The State then adopted the Circuit Court's suggestion and requested a missing witness instruction relating to the absence of Ms. Fallin. Defense counsel objected, arguing that the State had never requested a subpoena for Ms. Fallin and that there were reasons for her absence that were not relevant to the trial. The following colloquy took place:

Court: Okay. Okay. If a witness could have given important testimony in issue with this case-and I imagine an alibi would be considered important testimony-and if the witness was peculiarly in the power of the defendant to produce-which she was, it's his mother-but was not called as a witness by the defendant, and the absence of that witness was not sufficiently accounted for or explained-which it was not-then you may decide that-I mean, how is this not applicable?
Defense Counsel: Because it's not peculiarly within his power. He's in jail. He doesn't have the power to do anything.
Court: Right. You are acting as his agent, [defense counsel].
Defense Counsel: True.
Court: Okay. So you had the ability to either bring her here or subpoena her here as an alibi witness. The objection is overruled. [Criminal Pattern Jury Instruction] 3.29 missing witness instruction is being read.

         Defense counsel then argued that the instruction improperly shifted the burden of proof to the defendant to produce evidence. The Circuit Court agreed that the instruction would be improper if Mr. Harris had chosen not to testify himself, but reasoned that, because he had testified, the jury could consider his failure to call Ms. Fallin as a witness in assessing the credibility of his own testimony.

         Jury Instructions and Closing Argument

         Consistent with its ruling during the jury instruction conference, when the Circuit Court instructed the jury on the law, it included the following missing witness instruction:

You have heard testimony about Barbara Fallin, who was not called as a witness in this case. If a witness could have given important testimony on an issue in this case, and the witness was peculiarly within the power of the defendant to produce but was not called as a witness by the defendant, and the action[10] of that witness was not sufficiently accounted for or explained, then you may decide that the testimony of that witness would have been unfavorable to the defendant.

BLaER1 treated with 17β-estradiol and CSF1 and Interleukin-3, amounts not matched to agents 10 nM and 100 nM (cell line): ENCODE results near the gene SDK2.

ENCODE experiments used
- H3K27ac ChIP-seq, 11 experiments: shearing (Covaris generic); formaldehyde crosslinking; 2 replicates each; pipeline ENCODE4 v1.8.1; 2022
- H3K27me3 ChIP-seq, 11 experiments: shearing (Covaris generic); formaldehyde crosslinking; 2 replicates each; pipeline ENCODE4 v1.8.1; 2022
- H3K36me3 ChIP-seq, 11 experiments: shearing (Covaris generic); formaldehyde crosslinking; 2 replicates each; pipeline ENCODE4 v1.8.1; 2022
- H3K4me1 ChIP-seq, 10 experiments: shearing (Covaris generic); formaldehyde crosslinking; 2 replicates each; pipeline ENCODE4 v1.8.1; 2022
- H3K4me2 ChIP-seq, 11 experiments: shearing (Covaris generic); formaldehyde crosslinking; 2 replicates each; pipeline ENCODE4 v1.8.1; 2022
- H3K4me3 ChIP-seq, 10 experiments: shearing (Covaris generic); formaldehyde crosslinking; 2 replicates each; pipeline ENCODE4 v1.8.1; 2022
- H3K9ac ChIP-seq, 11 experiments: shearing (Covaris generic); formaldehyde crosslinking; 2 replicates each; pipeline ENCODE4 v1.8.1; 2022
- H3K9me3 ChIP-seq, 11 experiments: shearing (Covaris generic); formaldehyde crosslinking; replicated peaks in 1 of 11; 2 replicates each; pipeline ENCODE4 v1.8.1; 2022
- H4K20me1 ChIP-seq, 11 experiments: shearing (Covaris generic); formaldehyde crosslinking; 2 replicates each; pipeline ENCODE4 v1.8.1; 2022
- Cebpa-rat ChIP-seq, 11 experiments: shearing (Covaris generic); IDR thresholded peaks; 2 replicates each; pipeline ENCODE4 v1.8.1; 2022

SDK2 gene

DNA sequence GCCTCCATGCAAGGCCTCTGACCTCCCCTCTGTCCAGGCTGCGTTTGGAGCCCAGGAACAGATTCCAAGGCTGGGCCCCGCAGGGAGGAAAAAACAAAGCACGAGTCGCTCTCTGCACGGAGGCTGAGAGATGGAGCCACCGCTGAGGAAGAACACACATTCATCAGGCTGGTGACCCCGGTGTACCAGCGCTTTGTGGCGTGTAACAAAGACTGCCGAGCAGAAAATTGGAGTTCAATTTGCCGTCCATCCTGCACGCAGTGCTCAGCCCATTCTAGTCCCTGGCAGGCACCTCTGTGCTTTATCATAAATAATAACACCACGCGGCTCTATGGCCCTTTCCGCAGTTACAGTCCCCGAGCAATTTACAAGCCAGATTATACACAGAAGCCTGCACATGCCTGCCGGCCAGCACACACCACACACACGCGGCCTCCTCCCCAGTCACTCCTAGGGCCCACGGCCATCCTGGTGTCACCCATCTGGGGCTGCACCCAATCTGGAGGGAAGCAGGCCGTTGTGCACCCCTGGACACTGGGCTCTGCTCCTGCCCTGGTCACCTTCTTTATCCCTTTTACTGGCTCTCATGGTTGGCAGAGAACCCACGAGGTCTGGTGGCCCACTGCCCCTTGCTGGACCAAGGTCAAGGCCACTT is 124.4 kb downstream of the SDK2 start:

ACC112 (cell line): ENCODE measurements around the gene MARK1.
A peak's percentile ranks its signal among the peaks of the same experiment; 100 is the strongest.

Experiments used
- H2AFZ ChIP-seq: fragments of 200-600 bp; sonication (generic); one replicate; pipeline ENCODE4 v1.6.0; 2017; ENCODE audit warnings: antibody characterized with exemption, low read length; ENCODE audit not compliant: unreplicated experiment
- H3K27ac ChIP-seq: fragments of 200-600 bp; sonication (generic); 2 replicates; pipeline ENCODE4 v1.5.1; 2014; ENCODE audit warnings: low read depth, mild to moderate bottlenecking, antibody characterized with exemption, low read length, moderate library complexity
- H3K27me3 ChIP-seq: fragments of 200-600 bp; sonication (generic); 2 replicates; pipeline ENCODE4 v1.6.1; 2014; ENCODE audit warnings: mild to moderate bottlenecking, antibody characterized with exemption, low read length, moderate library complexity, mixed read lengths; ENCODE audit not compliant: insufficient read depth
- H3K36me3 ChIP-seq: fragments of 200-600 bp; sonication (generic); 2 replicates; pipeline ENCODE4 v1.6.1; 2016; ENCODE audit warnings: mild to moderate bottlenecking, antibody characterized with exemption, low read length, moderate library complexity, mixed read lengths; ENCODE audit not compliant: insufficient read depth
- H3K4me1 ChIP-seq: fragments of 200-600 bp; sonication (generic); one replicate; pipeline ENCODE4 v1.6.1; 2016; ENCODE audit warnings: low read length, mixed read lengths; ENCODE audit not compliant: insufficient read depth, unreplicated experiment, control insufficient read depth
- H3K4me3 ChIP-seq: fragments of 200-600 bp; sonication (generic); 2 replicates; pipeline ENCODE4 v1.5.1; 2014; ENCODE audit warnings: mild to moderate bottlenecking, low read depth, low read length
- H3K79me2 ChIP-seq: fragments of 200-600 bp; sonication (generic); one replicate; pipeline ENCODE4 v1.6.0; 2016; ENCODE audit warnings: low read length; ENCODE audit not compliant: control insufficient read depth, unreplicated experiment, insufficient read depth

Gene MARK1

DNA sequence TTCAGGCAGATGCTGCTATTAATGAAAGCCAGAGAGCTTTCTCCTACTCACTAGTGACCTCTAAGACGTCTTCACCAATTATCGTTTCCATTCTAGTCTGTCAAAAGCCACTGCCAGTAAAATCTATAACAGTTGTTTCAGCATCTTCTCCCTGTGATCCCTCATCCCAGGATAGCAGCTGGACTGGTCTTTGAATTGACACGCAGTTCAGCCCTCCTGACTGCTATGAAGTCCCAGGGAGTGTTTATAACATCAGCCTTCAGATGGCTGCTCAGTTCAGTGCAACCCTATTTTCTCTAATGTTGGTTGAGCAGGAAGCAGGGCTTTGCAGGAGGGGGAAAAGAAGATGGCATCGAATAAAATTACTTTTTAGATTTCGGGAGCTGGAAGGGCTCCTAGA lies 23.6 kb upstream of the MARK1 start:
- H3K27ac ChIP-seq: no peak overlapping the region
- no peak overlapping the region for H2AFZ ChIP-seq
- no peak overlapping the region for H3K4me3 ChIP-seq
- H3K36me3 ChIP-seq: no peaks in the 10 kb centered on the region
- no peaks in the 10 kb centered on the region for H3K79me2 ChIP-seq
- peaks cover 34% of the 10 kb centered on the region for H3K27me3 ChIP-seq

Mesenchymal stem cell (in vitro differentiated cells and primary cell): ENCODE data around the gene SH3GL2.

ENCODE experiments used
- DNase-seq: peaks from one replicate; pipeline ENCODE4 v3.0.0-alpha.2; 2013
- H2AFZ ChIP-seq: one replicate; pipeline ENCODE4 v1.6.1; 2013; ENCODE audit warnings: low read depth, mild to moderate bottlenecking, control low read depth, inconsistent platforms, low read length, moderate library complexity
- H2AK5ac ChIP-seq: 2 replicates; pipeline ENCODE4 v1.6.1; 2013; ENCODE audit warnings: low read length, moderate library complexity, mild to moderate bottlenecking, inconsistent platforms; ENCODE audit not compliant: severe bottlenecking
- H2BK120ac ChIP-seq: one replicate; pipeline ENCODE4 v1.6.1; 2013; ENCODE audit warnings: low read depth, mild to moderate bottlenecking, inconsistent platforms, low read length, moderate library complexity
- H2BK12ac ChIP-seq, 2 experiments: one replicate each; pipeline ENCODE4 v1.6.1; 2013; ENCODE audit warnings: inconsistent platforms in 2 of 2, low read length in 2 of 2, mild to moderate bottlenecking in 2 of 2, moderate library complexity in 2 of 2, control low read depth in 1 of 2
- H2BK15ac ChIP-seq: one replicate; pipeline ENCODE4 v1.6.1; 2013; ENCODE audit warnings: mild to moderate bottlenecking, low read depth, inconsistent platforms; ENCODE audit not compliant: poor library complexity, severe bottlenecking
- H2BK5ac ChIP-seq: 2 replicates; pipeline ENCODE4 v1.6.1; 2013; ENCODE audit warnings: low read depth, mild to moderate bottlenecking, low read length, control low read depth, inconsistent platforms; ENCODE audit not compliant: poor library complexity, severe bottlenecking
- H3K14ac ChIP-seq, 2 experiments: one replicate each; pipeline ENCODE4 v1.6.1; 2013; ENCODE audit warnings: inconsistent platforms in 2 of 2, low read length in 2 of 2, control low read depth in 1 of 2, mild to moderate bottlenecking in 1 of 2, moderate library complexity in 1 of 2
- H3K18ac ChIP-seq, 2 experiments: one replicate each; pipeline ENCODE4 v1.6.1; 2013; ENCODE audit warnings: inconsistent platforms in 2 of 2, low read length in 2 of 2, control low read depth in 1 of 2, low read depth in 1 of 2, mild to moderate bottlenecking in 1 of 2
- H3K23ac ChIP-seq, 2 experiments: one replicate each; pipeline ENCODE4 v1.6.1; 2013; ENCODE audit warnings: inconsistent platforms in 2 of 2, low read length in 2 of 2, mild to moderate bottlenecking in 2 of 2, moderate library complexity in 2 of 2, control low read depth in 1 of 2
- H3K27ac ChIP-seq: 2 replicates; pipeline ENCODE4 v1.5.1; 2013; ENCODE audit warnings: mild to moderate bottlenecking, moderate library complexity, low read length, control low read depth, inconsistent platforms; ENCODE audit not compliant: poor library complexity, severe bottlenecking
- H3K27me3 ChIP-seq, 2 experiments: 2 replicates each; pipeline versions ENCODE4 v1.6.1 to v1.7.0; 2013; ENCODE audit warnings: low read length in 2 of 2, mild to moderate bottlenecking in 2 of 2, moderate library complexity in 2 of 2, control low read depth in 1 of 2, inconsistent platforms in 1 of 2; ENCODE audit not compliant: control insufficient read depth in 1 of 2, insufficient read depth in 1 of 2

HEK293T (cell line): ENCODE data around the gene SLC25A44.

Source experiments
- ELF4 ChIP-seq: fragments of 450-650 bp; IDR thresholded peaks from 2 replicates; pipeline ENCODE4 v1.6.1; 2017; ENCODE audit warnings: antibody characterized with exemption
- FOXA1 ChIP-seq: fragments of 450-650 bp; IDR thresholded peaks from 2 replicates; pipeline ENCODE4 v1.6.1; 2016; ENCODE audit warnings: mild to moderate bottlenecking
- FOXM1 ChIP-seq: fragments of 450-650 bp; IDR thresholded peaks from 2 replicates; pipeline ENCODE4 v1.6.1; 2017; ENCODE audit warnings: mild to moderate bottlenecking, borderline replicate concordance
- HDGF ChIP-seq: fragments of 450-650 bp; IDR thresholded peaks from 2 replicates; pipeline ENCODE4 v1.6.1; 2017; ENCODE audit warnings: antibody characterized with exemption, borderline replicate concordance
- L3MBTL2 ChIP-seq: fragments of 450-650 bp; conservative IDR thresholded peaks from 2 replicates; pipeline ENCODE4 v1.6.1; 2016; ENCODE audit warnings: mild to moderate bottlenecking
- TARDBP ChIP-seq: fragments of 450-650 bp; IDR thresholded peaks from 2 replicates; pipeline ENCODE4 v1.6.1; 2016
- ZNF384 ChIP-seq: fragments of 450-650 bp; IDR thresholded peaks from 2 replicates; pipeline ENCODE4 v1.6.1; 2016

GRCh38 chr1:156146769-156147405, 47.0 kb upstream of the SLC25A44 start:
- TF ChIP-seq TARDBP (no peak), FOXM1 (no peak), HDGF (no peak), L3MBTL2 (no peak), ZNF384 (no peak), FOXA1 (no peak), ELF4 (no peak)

During the State's closing argument, the prosecutor referred to Ms. Fallin's absence and urged the jury to draw an inference adverse to Mr. Harris. The prosecutor reminded the jury that defense counsel had identified her as an alibi witness in opening statement, but had not called her during the defense case and asked rhetorically "Where is his mother?" The prosecutor returned to that theme later in his argument, asking: "Who can attest to the defendant's whereabouts, other than the defendant?" In response, defense counsel acknowledged Ms. Fallin's absence, but contended that the jury should not draw an adverse inference against Mr. Harris because a "person not testifying is non-evidence." In the State's rebuttal argument, the prosecutor twice returned to the absence of Ms. Fallin. He reiterated his question "Where is his mother?" and also reminded the jurors that "[t]he judge has instructed you … that … you can draw a reasonable inference to the fact that her testimony would have possibly been unfavorable to this defendant."